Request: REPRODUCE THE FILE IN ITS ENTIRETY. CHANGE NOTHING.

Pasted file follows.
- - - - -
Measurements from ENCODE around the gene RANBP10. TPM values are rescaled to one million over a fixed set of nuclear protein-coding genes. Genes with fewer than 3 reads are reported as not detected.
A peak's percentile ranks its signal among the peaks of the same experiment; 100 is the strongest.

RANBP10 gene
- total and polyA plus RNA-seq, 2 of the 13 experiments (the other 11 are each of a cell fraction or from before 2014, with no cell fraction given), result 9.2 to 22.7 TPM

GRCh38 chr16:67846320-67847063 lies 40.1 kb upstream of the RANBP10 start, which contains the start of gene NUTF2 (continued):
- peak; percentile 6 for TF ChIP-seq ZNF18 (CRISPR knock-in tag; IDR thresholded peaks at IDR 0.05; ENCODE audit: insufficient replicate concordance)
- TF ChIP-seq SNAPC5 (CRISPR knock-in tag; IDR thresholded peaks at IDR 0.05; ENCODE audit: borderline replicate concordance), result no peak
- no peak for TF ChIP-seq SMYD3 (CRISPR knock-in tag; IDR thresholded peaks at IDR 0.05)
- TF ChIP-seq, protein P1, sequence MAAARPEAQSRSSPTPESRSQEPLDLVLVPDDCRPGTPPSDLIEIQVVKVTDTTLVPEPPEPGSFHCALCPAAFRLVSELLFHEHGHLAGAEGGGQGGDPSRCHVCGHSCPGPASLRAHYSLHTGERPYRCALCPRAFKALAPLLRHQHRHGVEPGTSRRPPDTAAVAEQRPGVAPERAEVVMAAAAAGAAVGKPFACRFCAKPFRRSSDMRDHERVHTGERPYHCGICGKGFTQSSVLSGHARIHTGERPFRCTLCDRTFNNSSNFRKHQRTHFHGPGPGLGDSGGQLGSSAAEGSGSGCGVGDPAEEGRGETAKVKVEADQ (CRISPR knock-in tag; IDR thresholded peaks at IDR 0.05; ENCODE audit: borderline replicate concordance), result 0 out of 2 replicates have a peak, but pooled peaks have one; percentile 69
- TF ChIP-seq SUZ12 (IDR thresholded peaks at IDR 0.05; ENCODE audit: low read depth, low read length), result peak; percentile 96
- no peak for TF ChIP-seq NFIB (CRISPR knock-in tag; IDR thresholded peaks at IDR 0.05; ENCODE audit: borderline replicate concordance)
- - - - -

Measurements from ENCODE around the gene RANBP10. TPM values are rescaled to one million over a fixed set of nuclear protein-coding genes. Genes with fewer than 3 reads are reported as not detected.
A peak's percentile ranks its signal among the peaks of the same experiment; 100 is the strongest.

RANBP10 gene
- total and polyA plus RNA-seq, 2 of the 13 experiments (the other 11 are each of a cell fraction or from before 2014, with no cell fraction given), result 9.2 to 22.7 TPM

GRCh38 chr16:67846320-67847063 lies 40.1 kb upstream of the RANBP10 start, which contains the start of gene NUTF2 (continued):
- peak; percentile 6 for TF ChIP-seq ZNF18 (CRISPR knock-in tag; IDR thresholded peaks at IDR 0.05; ENCODE audit: insufficient replicate concordance)
- TF ChIP-seq SNAPC5 (CRISPR knock-in tag; IDR thresholded peaks at IDR 0.05; ENCODE audit: borderline replicate concordance), result no peak
- no peak for TF ChIP-seq SMYD3 (CRISPR knock-in tag; IDR thresholded peaks at IDR 0.05)
- TF ChIP-seq, protein P1, sequence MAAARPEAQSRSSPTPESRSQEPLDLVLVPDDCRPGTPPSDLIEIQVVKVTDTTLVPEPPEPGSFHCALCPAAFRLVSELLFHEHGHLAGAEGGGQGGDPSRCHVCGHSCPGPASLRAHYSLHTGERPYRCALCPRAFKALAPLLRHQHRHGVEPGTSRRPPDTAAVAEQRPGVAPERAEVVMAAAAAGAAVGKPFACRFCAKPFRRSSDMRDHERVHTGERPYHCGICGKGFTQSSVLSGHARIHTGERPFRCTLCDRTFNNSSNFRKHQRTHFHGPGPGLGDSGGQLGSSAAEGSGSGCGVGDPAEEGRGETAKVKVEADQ (CRISPR knock-in tag; IDR thresholded peaks at IDR 0.05; ENCODE audit: borderline replicate concordance), result 0 out of 2 replicates have a peak, but pooled peaks have one; percentile 69
- TF ChIP-seq SUZ12 (IDR thresholded peaks at IDR 0.05; ENCODE audit: low read depth, low read length), result peak; percentile 96
- no peak for TF ChIP-seq NFIB (CRISPR knock-in tag; IDR thresholded peaks at IDR 0.05; ENCODE audit: borderline replicate concordance)